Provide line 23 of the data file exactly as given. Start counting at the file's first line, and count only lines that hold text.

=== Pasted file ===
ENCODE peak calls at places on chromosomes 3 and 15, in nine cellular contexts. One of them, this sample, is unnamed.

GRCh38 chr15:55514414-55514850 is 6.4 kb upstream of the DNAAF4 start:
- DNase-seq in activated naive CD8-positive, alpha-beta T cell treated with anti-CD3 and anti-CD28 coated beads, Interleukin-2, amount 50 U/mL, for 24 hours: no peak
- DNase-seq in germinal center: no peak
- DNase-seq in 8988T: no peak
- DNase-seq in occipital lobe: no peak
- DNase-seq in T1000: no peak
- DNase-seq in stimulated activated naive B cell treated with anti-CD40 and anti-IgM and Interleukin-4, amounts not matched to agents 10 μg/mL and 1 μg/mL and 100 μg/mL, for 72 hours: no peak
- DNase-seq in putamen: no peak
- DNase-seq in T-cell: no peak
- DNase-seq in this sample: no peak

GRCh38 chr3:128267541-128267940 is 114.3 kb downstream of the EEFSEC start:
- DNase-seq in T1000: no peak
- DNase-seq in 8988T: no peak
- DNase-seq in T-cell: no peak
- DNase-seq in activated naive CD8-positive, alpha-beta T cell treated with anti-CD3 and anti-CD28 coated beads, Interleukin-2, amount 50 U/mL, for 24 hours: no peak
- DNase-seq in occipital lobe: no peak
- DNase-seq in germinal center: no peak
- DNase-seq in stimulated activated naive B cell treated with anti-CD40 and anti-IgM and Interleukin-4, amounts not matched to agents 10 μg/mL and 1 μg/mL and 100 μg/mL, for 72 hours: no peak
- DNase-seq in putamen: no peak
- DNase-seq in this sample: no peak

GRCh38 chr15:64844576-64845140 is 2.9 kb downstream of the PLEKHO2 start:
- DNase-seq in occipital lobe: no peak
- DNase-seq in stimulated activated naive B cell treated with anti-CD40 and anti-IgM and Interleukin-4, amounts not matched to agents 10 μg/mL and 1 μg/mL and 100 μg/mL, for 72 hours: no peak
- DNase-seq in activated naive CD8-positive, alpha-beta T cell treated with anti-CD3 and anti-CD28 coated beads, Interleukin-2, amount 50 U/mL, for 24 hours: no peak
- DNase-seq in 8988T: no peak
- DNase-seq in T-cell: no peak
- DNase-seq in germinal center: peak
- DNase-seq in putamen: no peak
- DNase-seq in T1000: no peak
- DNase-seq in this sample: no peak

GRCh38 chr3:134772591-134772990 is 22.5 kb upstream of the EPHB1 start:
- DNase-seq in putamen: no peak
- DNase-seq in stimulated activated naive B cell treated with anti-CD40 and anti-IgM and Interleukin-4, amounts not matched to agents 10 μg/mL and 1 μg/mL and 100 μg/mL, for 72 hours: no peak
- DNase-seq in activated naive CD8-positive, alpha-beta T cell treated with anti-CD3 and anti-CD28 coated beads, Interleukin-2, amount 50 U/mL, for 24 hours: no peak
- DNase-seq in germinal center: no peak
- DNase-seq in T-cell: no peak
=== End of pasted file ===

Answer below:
- DNase-seq in occipital lobe: no peak